The continued ramifications of relying on a poorly framed definition of Autism, along with the lack of acknowledgement of  the string of  co-occurring physiological conditions it can entail, is having a devastating effect on all concerned.

When I look at my son’s behaviors it is hard to deny that he has Autism.  Yet those who do not know him assume that because he looks ‘normal’ physically he must also be ‘normal’ in all other ways.

Strangers sometimes think he is playing with them when he speaks to them. As a result they very rarely take him seriously when he tries to address them. When I explain that he has Autism people still fail to take this in, as by conventional social understandings of Autism, my son’s attempts at polite sociability  often fail their “in your face” autism rating scale.

The implications of such reactions for my son are huge as they equate to a social denial  and misrepresentation of his personhood.

His Dyspraxia (difficulty with physical co-ordination and speaking clearly) I view as an element of his Autism.

Yet his Autism is not viewed as an element of his Dyspraxia.

Currently Autism is medically considered a neurological condition of “unknown origins”. While Dyspraxia is understood as  a purely physical condition caused by  a neurological dysfunction .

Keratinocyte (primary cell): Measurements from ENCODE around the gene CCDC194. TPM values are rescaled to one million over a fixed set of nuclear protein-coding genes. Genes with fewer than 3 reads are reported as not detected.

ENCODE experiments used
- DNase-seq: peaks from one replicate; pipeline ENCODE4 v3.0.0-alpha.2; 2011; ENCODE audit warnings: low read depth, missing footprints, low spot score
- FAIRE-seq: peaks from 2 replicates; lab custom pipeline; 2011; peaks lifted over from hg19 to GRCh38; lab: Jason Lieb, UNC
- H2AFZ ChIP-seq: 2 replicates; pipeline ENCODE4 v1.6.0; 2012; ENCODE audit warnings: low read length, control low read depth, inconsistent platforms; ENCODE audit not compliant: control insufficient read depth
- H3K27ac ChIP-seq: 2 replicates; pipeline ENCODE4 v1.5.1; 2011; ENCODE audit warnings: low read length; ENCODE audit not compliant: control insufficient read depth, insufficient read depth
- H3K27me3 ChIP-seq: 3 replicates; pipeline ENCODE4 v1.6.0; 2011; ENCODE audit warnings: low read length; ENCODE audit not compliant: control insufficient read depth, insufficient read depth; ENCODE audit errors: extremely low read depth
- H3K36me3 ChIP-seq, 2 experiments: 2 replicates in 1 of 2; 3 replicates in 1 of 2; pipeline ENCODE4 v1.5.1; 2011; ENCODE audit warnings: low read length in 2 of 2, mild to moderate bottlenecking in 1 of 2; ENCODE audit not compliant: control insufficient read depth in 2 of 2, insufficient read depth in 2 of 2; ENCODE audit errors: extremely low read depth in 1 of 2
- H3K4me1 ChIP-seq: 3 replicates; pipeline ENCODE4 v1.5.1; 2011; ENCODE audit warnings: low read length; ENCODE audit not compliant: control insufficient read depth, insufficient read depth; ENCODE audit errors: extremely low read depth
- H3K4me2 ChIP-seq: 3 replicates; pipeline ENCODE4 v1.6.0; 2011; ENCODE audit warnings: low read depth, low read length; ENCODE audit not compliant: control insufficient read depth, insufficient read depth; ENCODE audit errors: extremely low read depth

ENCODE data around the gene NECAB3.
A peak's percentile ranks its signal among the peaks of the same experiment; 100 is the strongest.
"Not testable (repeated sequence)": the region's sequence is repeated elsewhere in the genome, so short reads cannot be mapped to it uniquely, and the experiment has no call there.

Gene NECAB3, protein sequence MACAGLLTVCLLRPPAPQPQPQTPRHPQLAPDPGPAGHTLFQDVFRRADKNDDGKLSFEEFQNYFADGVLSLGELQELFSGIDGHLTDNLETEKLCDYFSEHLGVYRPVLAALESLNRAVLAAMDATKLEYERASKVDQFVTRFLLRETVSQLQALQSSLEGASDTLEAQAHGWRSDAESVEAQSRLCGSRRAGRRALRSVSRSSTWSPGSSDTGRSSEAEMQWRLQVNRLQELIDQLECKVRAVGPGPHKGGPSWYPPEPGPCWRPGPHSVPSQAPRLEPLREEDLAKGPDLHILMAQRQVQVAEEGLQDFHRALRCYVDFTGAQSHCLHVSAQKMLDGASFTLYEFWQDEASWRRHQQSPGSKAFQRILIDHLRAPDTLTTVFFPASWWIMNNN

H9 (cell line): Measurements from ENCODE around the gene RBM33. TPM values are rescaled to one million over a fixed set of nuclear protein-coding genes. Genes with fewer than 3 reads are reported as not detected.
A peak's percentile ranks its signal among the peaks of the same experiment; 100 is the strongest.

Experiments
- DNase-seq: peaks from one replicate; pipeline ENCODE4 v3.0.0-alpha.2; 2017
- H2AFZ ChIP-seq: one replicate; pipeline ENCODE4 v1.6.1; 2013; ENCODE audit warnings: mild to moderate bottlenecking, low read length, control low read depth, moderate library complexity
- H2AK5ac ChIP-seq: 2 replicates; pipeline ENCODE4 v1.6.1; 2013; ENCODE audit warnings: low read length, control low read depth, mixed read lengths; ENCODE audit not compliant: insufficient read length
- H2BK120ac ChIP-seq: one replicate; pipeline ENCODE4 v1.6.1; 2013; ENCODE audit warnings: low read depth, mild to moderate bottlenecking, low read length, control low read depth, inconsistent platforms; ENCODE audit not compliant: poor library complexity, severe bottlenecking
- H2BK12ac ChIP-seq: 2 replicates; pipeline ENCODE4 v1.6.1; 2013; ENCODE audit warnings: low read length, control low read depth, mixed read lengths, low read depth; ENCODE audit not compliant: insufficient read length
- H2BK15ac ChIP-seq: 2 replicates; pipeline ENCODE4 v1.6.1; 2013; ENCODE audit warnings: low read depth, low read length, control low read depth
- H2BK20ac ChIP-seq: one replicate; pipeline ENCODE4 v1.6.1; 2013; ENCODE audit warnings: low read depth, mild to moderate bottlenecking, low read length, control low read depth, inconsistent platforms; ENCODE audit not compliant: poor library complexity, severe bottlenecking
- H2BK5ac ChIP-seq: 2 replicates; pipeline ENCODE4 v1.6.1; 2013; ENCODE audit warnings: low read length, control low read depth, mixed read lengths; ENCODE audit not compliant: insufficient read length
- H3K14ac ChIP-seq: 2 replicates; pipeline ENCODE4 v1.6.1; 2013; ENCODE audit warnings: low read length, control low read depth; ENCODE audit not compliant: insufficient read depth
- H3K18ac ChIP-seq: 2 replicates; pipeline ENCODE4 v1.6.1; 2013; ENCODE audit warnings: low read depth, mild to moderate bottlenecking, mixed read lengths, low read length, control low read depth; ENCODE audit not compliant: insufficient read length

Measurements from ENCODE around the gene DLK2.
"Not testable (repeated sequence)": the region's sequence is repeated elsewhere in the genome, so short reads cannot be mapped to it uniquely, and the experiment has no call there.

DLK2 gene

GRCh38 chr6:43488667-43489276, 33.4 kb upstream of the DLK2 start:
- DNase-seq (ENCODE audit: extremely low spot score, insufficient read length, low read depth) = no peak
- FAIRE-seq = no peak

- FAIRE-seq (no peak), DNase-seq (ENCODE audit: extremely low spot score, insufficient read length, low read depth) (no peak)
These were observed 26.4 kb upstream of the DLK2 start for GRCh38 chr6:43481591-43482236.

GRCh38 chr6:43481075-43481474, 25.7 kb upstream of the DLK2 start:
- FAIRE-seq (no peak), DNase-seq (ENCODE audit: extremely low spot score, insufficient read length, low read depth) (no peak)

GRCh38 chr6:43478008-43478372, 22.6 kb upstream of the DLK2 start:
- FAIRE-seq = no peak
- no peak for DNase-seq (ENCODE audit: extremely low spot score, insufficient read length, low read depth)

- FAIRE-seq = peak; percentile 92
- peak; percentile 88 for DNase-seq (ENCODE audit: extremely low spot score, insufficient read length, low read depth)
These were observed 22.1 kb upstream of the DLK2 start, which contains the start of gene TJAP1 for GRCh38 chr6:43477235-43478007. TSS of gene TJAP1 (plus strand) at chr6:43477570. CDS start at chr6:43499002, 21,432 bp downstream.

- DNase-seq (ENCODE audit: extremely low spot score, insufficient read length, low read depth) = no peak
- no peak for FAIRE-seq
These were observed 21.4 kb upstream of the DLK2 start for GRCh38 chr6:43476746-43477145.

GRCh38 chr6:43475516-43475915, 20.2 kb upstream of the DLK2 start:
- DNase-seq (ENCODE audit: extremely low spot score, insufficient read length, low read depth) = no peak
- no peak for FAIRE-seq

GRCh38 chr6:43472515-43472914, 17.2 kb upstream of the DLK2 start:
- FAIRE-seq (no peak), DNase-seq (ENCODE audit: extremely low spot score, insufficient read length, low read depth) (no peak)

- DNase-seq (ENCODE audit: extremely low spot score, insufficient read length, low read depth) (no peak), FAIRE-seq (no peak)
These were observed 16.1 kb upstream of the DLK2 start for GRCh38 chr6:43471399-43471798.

I find this play on words hard to understand when the two conditions occur in tandem and together shape my son’s way of being.

I also find it hard to understand why his sensitivities to food textures are currently medically considered to be due to his Autism (no known origin)  yet his sensitivities to the ingredients in some foods are considered to be a physiological issue (of known origin).

To me these things are one in the same. They are merely being understood in different and exclusionary ways.

I do not understand why  either condition is being understood and defined as having a different method or pathway of biological interaction by the medical community?

The refusal of those within the medical community to view Autism and it’s co-occurring physical conditions as a whole, routinely downplays the intensity of  the sensory issues that Autists experience while at the same time creating the very measures that continue to deny the reality that Autism encompasses both physical and neurological sensory experiences.